Brookline’s Secret Stairways and Paths

The map below was created by a group called WalkBoston. It’s a 4-mile loop through Brookline, with lots of big staircases (you’ll get some exercise!).

Below is a map that shows four squares (parks) in Brookline. These squares were created by David Sears II, when Brookline was first being developed.

The map above also shows a house built by David Sears II for his son Frederick (picture below). This house has been called “a perfect example of a Gothic Revival English Cottage.” It was built in 1851, and it’s at 24 Cottage Farm Road; it’s sometimes called the Frederick Sears House.

The Brookline “cottage” reminds me of a Gothic Revival house in Bristol, Rhode Island, a house called Seven Oaks (picture below).

Seven Oaks was designed by James Renwick, and built in 1873.

Brookline was first developed around 1820, when the Mill Dam Road was built from Boston to Brookline, allowing Brookline residents to commute to Boston. Below is a map of Boston in 1820, with the Mill Dam Road in red. (The bay/marsh south of Mill Dam Road was later filled in to create the Back Bay neighborhood.)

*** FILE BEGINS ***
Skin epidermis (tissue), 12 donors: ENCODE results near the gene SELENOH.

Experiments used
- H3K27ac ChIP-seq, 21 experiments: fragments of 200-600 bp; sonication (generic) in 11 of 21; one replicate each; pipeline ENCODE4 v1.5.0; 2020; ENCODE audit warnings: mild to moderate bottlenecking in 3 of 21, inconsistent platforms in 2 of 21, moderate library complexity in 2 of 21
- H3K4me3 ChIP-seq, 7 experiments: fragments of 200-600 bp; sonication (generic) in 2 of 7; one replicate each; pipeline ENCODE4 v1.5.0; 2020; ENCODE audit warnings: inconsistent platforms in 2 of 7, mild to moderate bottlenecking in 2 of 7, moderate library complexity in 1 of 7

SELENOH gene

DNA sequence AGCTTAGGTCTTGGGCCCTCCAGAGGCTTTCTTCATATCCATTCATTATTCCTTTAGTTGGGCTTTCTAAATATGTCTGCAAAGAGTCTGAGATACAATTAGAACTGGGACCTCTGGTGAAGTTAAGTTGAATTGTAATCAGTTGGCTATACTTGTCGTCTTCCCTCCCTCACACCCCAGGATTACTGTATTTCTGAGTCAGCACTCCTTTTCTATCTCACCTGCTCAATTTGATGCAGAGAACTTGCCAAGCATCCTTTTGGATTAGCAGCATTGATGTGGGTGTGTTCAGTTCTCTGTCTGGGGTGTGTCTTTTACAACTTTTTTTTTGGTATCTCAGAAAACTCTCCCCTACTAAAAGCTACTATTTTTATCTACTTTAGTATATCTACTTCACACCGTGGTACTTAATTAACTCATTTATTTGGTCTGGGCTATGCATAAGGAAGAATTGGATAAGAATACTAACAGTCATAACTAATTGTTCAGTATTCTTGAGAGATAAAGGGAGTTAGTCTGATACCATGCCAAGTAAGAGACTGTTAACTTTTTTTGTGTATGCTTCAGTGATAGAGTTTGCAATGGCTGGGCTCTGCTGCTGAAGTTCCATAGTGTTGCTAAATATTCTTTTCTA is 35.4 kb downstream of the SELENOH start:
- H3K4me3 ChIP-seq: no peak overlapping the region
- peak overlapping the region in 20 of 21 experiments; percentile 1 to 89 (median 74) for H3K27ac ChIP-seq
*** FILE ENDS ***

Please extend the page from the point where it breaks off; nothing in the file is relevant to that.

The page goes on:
Even before the Mill Dam Road was built, three stately homes were built in Brookline’s Green Hill neighborhood, a couple miles south of the Frederick Sears House. These GreenHill houses have columns/porticoes; the style was called “Jamaica Planter” since it may have been inspired by Caribbean plantations. It has also been called the “Mount Vernon” style for its resemblance to Washington’s estate.

These three houses were built between 1794 and 1806. They’re at 215 Warren Street (once owned by Senator George Cabot; the center section was built around 1742), 135 Warren Street (once owned by Isabella Stewart Gardner), and 25 Cottage Street (once owned by Henry Hobson Richardson). I marked these houses on the map (the second map). Below is 215 Warren Street, sometimes called “Old Green Hill”.

photo by Keith Morgan

The photo below shows 25 Cottage Street.

Below is Mount Vernon.